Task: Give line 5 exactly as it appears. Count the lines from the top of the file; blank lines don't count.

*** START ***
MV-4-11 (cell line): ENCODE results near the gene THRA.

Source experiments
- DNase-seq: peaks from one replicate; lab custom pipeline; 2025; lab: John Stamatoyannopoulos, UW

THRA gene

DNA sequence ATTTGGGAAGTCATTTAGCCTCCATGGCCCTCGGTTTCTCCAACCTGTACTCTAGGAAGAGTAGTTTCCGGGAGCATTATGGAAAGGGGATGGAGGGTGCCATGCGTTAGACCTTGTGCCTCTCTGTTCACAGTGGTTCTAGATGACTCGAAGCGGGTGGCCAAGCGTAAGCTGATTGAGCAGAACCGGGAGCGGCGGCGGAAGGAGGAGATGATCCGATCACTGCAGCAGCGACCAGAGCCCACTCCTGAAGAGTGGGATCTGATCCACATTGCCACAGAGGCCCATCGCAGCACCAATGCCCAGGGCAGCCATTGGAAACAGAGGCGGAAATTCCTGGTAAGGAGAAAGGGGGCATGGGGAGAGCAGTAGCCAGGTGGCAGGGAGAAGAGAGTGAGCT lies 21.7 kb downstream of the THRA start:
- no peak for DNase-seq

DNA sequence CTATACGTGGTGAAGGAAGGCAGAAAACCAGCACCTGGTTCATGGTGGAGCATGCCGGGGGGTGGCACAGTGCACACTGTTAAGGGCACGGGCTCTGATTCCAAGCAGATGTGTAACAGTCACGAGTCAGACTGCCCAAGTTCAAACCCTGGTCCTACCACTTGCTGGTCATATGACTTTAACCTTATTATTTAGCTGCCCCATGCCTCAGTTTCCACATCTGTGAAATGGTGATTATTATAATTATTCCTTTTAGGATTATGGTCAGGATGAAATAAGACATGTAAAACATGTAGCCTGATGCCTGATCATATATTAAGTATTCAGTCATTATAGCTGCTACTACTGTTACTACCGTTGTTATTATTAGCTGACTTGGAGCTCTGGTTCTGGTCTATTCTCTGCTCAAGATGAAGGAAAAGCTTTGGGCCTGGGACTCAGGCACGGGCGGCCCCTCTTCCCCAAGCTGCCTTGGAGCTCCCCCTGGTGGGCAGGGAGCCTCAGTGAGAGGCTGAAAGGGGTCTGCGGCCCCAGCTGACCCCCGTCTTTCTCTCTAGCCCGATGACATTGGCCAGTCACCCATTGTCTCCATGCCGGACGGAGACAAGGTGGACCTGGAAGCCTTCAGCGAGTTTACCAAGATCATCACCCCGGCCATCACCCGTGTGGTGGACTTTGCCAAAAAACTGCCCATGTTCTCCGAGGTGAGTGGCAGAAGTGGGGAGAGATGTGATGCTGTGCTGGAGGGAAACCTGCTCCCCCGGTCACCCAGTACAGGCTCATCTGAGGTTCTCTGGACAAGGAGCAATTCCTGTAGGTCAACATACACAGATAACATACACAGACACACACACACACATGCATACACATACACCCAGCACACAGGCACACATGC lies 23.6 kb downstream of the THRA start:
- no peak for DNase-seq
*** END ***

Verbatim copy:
DNA sequence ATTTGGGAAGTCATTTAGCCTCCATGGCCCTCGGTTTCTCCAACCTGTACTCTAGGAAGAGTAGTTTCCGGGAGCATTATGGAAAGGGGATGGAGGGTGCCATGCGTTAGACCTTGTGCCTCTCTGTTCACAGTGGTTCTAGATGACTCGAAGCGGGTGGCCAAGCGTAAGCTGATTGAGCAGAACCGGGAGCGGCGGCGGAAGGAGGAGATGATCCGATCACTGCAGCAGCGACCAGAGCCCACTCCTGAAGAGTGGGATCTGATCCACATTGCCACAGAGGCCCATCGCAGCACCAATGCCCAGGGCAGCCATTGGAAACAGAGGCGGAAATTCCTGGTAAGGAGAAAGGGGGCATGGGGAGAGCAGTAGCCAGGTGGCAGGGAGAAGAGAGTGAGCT lies 21.7 kb downstream of the THRA start: